RODNEY HERRETT and JOYCE HERRETT, as husband and wife, Plaintiffs-Respondents,
ST. LUKE'S MAGIC VALLEY REGIONAL MEDICAL CENTER, LTD., dba ST. LUKE'S MAGIC VALLEY, Defendant-Appellant, and BUSINESS ENTITIES I through X, and JOHN DOE and JANE DOE, husband and wife, I through X, Defendants.
from the District Court of the Fifth Judicial District of the
State of Idaho, Twin Falls County. Hon. Randy J. Stoker,
judgment of the district court is affirmed.
Gjording Fouser, PLLC, Boise, for appellant. Bobbi Dominick
Pedersen and Whitehead, Twin Falls, for respondents. Jarom A.
Luke's Magic Valley Regional Medical Center (St.
Luke's) appeals a jury verdict awarding Rodney and Joyce
Herrett $3, 775, 864.21 in a medical malpractice action
wherein St. Luke's admitted liability. In this appeal,
St. Luke's asserts that the district court erred by
denying its motion for mistrial, admitting certain expert
testimony, and improperly instructing the jury as to
recklessness. We affirm.
FACTUAL AND PROCEDURAL BACKGROUND
Herrett has suffered from various medical conditions
throughout her life and she was hospitalized at St.
Luke's in December of 2013 for a septic infection. On
December 24, 2013, Herrett was about to be discharged. Just
as Herrett was about to leave her room, she asked about the
removal of a central venous catheter (CVC) that had been
placed in her neck to allow the direct introduction of
medication and fluids into her blood stream. Marilou Wentz,
the nurse caring for Herrett, testified that she sought
guidance from her supervisor, Sheila Dutt, because she had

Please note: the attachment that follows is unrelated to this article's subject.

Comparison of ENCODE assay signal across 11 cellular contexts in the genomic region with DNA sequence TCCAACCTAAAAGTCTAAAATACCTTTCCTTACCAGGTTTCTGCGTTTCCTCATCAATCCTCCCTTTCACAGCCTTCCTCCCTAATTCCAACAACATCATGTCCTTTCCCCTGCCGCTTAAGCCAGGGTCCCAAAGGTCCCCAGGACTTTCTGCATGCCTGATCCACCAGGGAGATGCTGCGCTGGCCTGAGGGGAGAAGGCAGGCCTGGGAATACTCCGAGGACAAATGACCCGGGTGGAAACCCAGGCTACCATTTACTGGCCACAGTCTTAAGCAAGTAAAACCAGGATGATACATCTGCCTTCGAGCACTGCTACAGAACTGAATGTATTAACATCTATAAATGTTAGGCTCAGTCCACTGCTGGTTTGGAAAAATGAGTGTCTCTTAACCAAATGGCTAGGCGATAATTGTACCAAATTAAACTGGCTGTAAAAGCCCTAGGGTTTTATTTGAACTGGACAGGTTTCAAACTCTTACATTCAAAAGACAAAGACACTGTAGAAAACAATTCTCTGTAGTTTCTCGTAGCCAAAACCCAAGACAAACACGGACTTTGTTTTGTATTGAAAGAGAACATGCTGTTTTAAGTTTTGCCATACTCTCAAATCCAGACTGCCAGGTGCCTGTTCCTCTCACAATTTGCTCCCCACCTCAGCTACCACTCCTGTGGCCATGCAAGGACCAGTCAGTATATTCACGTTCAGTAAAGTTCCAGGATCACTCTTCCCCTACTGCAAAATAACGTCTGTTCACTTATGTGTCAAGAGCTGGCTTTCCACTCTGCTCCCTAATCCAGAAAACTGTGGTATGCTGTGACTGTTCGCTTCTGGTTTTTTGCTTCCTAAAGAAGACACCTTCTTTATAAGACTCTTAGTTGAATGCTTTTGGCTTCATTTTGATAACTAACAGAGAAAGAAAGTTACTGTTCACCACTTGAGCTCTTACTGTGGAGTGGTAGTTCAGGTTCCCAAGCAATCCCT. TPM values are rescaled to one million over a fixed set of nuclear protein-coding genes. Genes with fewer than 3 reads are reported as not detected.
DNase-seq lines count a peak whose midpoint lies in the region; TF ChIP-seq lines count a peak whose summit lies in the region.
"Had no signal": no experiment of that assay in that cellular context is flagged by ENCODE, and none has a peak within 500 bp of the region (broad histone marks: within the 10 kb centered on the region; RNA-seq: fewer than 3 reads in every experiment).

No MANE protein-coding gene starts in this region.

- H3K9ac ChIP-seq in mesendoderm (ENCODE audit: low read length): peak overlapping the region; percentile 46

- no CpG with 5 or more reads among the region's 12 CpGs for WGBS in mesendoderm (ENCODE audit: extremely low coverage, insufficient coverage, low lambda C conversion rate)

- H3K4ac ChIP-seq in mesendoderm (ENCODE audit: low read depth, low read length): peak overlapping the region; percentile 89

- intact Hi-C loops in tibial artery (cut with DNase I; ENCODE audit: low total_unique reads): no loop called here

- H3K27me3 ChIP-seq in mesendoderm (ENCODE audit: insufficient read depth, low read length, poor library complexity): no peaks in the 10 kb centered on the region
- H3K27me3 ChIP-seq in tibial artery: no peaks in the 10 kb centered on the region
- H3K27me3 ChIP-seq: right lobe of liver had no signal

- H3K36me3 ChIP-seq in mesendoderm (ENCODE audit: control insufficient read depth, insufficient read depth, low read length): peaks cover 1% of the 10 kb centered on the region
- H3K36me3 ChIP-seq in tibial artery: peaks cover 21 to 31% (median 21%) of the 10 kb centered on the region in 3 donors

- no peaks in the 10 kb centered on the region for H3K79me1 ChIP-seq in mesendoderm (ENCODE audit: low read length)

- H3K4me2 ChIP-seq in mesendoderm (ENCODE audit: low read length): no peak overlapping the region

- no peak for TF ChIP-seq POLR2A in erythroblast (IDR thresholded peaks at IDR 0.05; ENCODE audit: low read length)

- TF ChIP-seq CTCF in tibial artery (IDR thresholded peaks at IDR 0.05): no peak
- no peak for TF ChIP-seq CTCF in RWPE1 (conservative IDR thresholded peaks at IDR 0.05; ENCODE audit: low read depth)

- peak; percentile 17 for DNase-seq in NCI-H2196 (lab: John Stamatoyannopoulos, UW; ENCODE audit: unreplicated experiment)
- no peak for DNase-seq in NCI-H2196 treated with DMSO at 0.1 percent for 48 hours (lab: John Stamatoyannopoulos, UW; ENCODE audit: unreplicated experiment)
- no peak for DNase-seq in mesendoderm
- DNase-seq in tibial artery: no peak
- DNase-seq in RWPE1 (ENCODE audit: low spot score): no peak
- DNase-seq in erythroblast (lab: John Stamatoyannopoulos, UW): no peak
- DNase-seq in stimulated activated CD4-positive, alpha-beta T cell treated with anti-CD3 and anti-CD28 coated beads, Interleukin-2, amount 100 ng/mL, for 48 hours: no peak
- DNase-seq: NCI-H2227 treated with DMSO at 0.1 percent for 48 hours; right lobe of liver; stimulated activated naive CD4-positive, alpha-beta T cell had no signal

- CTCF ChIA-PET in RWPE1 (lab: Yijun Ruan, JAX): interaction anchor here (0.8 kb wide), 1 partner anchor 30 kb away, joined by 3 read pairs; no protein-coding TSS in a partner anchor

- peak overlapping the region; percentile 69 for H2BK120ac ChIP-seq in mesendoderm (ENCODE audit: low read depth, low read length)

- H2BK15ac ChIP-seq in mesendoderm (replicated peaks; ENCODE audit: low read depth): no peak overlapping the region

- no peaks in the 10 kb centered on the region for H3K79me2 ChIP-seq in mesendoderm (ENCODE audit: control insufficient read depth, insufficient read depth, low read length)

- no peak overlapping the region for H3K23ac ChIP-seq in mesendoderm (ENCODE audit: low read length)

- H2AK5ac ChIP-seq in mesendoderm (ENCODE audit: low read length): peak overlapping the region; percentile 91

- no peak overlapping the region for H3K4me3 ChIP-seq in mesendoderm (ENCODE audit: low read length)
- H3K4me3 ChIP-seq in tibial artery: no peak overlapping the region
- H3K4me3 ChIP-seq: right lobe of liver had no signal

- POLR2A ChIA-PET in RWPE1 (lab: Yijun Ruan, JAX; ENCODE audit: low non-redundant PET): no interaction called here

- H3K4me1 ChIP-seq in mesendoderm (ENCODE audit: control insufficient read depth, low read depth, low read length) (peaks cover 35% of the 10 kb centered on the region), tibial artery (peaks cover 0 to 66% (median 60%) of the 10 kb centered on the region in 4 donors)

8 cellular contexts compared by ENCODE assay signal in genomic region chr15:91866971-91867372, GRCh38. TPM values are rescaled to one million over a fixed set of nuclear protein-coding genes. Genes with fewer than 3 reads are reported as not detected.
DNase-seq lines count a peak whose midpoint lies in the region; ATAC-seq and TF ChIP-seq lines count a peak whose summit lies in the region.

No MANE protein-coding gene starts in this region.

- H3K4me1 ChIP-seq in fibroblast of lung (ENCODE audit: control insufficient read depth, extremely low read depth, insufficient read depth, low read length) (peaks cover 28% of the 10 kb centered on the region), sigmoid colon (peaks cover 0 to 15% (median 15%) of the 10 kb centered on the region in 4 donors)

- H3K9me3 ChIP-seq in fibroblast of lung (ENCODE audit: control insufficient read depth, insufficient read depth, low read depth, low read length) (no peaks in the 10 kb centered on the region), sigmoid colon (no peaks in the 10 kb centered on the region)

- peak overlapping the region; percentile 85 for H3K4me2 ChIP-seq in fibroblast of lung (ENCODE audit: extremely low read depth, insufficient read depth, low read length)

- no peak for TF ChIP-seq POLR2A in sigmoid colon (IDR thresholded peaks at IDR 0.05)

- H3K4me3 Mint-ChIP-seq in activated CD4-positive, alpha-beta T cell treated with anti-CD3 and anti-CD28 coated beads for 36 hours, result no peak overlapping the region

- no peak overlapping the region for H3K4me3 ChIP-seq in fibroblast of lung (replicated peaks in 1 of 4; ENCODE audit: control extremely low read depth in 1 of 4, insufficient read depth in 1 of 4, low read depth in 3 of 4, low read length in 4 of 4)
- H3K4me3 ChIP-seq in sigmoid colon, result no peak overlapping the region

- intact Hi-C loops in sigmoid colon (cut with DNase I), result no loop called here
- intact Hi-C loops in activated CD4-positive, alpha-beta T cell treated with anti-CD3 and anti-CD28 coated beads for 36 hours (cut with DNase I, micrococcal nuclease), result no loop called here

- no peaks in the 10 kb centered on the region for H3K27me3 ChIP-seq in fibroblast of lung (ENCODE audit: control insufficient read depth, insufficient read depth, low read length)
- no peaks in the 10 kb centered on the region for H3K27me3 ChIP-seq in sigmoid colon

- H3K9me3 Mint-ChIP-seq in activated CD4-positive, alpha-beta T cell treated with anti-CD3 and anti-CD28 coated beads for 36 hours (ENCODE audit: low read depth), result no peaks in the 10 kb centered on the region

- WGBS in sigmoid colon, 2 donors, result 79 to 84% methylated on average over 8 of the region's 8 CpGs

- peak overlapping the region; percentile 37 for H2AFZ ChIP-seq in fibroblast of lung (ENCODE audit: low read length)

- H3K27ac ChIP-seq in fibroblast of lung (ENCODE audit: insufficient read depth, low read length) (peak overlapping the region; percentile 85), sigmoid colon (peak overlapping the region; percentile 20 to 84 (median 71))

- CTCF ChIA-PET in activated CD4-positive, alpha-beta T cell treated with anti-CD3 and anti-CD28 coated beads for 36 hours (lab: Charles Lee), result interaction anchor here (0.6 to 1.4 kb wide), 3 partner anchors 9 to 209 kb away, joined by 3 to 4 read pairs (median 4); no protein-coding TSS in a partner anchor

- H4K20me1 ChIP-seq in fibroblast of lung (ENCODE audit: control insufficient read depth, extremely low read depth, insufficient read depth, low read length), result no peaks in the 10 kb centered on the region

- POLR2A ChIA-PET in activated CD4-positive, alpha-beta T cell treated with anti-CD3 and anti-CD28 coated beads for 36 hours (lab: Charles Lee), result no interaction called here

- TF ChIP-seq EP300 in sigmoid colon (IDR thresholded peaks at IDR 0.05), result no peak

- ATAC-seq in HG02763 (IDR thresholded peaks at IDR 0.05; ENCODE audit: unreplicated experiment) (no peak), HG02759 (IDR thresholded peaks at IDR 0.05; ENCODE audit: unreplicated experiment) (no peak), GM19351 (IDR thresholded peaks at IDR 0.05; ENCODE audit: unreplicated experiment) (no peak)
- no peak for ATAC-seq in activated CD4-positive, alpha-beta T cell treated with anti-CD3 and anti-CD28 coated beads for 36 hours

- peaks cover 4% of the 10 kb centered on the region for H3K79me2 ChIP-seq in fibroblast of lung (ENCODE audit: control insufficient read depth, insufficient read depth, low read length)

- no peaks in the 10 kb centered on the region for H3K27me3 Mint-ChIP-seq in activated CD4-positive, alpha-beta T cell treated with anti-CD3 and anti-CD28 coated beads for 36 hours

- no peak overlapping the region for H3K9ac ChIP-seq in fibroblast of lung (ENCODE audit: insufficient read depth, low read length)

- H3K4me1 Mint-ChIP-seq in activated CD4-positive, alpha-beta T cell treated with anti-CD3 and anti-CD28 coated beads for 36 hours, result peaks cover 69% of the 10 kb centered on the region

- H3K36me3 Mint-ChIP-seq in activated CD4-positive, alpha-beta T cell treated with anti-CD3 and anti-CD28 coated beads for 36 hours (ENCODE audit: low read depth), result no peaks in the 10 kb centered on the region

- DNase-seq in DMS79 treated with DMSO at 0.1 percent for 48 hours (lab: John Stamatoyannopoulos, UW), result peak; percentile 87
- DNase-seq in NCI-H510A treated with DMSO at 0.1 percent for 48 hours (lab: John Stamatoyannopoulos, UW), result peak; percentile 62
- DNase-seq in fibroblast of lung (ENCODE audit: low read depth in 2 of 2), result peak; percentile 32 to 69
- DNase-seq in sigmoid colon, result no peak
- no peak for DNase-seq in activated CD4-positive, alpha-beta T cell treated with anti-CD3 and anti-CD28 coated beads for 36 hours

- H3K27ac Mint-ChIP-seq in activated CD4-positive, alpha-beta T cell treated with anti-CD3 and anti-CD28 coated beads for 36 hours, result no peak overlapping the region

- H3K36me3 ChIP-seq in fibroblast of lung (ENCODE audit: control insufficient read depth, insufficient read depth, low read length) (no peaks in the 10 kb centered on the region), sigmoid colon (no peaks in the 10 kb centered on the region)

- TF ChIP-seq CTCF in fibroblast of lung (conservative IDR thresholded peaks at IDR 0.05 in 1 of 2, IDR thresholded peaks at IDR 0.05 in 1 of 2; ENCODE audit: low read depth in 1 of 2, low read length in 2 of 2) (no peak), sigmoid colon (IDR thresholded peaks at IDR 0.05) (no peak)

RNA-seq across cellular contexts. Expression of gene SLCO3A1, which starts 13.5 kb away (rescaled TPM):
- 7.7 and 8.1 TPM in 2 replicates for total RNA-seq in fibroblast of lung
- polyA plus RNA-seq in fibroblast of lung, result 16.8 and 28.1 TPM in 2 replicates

not removed a CVC before and that Dutt told her to just pull
it out slowly. Dutt denied that Wentz had sought such
instruction. Wentz removed the CVC while Herrett was seated
upright in a wheelchair.
Wentz was removing the CVC, Herrett began to complain of
difficulty in breathing. Herrett was placed on the hospital
bed and Wentz went for help. A rapid response team was called
and Herrett was transferred to the intensive care unit.
Herrett had suffered a stroke resulting from an air embolism
introduced during the removal of the CVC. After being treated
for the stroke, Herrett was readmitted to the rehabilitation
unit with Dr. Kim Wiggins as her treating physician.
course of treatment, Herrett was released to go home but
continued to see Dr. Wiggins. After initially doing well,
Herrett was readmitted to the hospital in September of 2014
for failure to thrive. Following the stroke, Herrett has had
trouble caring for herself and increased anxiety.
Herretts filed this suit on February 9, 2015. St. Luke's
admitted that Wentz, its employee, breached the standard of
care when removing the CVC. The case proceeded to trial to
determine whether Wentz's conduct was reckless and the
amount of damages. The jury trial lasted nine days.
trial, the Herretts called Dr. Wiggins to testify about her
treatment of Ms. Herrett before and after the stroke. Dr.
Wiggins testified that the 2014 hospitalization resulted from
the stroke. During cross-examination, St. Luke's
questioned Dr. Wiggins about other pre-existing conditions
that may have necessitated the September 2014
hospitalization. St. Luke's introduced some of
Herrett's medical records (exhibits K and L) into
evidence during this cross-examination. On redirect, Dr.
Wiggins was asked about encephalomalacia, a term appearing in
the records admitted at St. Luke's request. St.
Luke's objected, arguing that any opinion regarding
encephalomalacia was outside the scope of Dr. Wiggins'
expert witness disclosure. The district court overruled the